Praise For The Paper Planners

Megy's paper planners overs the years.

Megy's paper planners overs the years.

I’m a visual learner so paper planners have always worked better for me for scheduling and planning purposes. I’ve tried online versions but the hand/eye and tactile experience of writing something down helps me process a project better. I’m not alone. Science shows that those who handwrite their notes rather than type them retain information better.

Over the years, I’ve found several that have worked for various reasons. My Passion Planner was great and it was when I realized I needed the vertical landscape to best schedule out my day. As a marketing and PR consultant who works with several clients at a time, I need a good way to keep track of my billable hours. While I use a tool online to track my hours when I’m on my desktop, not all my work happens behind a computer (in-person meetings, for example). Having a paper calendar allows me to block out that time so I can keep accurate records.

I graduated from my Passion Planner to Planner Pads and, I’ll admit, this layout made a lot of sense to me. The inverted pyramid approach lets you lay out ALL of your projects needing completion at the top of the 2-page spread, then you filter those items into each day you want to complete them in the second section of the page before you finally drill down and plot them by the hour in the bottom section of the page. The layout lets you start with big picture first then progresses to helping you plan it out by hour/day.

GoalDrvn is a powerful planner, packed with possibilities and bells and whistles, despite its digest-sized shape. What makes this different than the other planners I’ve tried is it makes you focus on your goals in a very analytical way, rather than amorphous. Some planners, like the Passion Planner, encourage you to daydream about your goals. To be sure, there is a time and place for that level of introspection. I would take a Passion Planner to a silent retreat, for example, or use it to help drive exercises around big picture dreams like what I want out of my life, what makes me happy, what I’d like to learn or do more of, that sort of thing. GoalDrvn’s front-of-book exercises encourage that kind of thought process but its format was created to support big goals you’ve pretty much figured out you want to achieve.

The leather-bound book encourages users to identify their Master Goal first and then walks the user through various exercises to help you create action goals. Those action goals should include steps to accomplish as well as a deadline.

Here’s where I think the planner is genius: it includes a very practical yet overlooked exercise. Before you tackle the details of each goal, there is a page that asks you to share what skills sets you need to learn to achieve this master goal, whose help you might want to enlist and what obstacles might you need to overcome.

This simple exercise helped me overcome a major stumbling block.

I used GoalDrvn to plot out the work I needed to get done to successfully complete and publish my memoir. From completing various sections of my book proposal to securing an agent and building a platform, I’ve identified my top goals. But then I hit a stumbling block. This project, as much as it means to me, meant I needed to siphon off time from other projects and my family and that’s not easy when you have two little kids who want your attention and are out of school for the summer, you work full-time for clients who expect you to deliver, and a husband who is constantly training for a marathon or triathlon.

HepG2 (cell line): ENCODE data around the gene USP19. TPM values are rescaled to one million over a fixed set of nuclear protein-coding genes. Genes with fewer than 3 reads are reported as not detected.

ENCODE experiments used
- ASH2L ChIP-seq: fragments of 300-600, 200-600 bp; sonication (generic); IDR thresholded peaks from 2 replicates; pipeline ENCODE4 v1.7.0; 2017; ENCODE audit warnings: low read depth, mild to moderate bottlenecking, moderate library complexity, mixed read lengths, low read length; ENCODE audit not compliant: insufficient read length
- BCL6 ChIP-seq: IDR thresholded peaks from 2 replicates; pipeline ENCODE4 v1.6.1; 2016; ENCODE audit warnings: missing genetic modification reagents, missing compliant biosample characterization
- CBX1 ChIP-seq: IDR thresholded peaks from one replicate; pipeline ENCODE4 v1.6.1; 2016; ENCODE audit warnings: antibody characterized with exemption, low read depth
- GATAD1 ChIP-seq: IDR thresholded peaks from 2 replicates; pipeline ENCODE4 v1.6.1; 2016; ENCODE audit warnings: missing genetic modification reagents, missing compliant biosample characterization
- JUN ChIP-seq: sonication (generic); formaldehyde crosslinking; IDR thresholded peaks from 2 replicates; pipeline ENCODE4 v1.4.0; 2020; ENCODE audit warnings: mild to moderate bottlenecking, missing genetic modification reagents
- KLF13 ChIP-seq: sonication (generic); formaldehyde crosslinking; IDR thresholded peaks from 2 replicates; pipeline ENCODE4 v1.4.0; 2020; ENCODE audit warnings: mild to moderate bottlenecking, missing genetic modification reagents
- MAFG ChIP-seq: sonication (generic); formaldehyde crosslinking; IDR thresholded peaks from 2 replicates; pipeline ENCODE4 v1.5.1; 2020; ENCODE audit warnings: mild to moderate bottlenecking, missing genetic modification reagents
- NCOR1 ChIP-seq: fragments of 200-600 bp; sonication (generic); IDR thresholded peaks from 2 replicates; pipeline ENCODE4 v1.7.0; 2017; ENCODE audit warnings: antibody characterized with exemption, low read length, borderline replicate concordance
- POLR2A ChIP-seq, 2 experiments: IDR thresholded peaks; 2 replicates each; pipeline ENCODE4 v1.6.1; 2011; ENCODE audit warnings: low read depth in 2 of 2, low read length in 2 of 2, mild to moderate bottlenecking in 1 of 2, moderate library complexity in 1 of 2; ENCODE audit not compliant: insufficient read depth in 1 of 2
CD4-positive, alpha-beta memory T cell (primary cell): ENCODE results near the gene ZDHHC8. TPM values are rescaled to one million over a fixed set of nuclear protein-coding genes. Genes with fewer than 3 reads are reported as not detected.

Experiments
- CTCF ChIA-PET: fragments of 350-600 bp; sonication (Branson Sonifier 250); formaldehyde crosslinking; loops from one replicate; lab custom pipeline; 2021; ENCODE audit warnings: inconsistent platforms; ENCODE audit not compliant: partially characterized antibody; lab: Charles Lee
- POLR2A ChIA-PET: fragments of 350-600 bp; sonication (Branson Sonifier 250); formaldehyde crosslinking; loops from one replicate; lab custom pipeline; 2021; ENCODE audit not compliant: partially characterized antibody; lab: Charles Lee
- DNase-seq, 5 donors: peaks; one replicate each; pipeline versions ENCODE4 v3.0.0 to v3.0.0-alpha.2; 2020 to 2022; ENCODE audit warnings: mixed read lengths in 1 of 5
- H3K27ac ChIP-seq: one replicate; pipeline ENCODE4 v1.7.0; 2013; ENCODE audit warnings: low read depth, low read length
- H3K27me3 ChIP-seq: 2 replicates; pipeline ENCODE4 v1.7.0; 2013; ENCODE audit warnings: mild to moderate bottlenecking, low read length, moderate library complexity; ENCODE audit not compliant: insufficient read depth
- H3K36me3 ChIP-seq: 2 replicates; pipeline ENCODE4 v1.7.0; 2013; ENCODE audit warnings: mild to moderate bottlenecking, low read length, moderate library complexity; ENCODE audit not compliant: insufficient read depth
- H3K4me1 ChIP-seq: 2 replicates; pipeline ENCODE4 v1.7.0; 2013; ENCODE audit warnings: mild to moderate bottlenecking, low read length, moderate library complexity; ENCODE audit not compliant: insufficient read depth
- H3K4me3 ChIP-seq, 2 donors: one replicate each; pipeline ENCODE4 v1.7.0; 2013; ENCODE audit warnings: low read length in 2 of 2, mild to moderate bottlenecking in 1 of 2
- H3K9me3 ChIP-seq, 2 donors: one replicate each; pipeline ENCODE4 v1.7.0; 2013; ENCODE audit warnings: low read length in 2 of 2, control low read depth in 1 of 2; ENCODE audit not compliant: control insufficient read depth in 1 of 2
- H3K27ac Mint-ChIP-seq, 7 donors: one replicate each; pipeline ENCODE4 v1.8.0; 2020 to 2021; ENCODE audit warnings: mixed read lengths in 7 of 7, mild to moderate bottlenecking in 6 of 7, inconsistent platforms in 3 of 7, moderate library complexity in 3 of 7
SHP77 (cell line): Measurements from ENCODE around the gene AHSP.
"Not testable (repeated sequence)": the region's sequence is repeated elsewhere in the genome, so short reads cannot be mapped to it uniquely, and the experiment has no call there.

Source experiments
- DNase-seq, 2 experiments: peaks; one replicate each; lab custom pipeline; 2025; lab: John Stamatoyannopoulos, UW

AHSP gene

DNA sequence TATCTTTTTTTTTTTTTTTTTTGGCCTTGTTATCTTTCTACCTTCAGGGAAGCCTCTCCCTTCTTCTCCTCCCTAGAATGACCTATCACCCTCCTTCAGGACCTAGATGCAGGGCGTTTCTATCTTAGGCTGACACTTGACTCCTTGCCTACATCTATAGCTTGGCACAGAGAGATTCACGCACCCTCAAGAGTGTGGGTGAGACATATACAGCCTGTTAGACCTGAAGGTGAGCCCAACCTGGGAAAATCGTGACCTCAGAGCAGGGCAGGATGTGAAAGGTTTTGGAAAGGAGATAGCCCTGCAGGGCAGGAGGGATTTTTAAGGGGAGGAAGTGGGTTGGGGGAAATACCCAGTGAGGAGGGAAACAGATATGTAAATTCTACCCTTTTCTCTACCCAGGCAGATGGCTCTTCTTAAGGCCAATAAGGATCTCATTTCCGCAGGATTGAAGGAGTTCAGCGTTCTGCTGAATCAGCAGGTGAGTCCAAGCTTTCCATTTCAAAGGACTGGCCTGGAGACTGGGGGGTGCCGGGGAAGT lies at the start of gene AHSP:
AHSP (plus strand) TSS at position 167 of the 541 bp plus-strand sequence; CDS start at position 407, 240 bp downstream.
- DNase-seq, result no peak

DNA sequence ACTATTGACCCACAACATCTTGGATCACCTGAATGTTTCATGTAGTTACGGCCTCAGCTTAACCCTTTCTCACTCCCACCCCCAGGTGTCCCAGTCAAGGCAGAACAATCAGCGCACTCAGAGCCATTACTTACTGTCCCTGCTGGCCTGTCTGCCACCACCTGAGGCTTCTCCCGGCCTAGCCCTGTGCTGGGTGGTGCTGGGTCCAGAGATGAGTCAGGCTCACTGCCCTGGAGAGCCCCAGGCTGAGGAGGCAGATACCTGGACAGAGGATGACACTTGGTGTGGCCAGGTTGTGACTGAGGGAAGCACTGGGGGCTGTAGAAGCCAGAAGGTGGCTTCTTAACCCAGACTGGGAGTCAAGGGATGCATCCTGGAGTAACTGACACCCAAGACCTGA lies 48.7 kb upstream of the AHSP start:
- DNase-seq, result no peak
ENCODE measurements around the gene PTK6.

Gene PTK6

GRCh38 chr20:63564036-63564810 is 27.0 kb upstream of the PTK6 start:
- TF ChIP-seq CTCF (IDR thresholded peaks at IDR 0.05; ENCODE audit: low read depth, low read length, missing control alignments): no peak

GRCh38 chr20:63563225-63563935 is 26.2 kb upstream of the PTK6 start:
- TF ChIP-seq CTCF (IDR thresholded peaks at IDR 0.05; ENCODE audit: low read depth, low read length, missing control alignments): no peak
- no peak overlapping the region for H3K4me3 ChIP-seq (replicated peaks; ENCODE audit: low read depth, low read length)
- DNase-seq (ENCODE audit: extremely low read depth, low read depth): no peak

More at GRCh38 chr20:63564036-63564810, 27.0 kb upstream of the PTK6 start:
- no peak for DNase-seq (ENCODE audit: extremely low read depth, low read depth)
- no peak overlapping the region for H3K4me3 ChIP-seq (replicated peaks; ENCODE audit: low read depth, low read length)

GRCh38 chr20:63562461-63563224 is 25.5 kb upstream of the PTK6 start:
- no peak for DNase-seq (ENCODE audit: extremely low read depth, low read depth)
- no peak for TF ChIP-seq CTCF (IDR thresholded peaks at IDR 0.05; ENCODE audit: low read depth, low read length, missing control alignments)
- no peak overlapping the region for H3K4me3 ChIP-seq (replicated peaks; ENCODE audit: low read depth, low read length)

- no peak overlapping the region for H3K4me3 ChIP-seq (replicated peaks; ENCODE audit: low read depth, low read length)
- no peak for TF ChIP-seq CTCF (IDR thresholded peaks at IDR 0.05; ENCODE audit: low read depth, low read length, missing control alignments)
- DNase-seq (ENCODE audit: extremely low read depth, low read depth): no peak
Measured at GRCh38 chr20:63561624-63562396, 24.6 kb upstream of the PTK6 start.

When I looked at this page, I realized I needed to enlist some help to overcome an obstacle. I needed permission to carve out much-needed time to complete this proposal and that help had to come from my husband. He and I agreed to take the kids for chunks of time (and even days) while I holed myself up in a Wisconsin cabin for uninterrupted writing time.

Guess what happened? I finished my book proposal. I knew it needed a few more tweaks before I could send off to my beta readers but it got done.

The rest of the planner is great, too. You can use as much or as little of the bells and whistles as you’d like. It has a section on adding more balance in your life by including a habit you want to develop (such as making it a point to meditating daily or drinking enough water). It also includes little cliff notes version of things so you can move over action steps like a Bullet Journal (which helps since the planner is digest-sized).

Another thing I like about this planner is it gives you 30-minute chunks of time, starting at 6:00 a.m. through 11:00 p.m. While I can’t jot down my 15-minute admin stuff easily in 30-minute spaces, I can make note to “admin stuff” in that space and just try to tackle two things.

Since we’re at the mid-year mark, I’ll need to start thinking of which planner to use for 2018 since I have deliverables, events and conferences planned for next year. I’ve been using GoalDrvn for just over a month now and really like it. I’m going to see if I can use it exclusively for the next month and see how it fares against my Planner Pad, since I’ve been using that for more than a year now.

Do you have a favorite paper planner? Which one do you use and what about it do you feel works so well for you?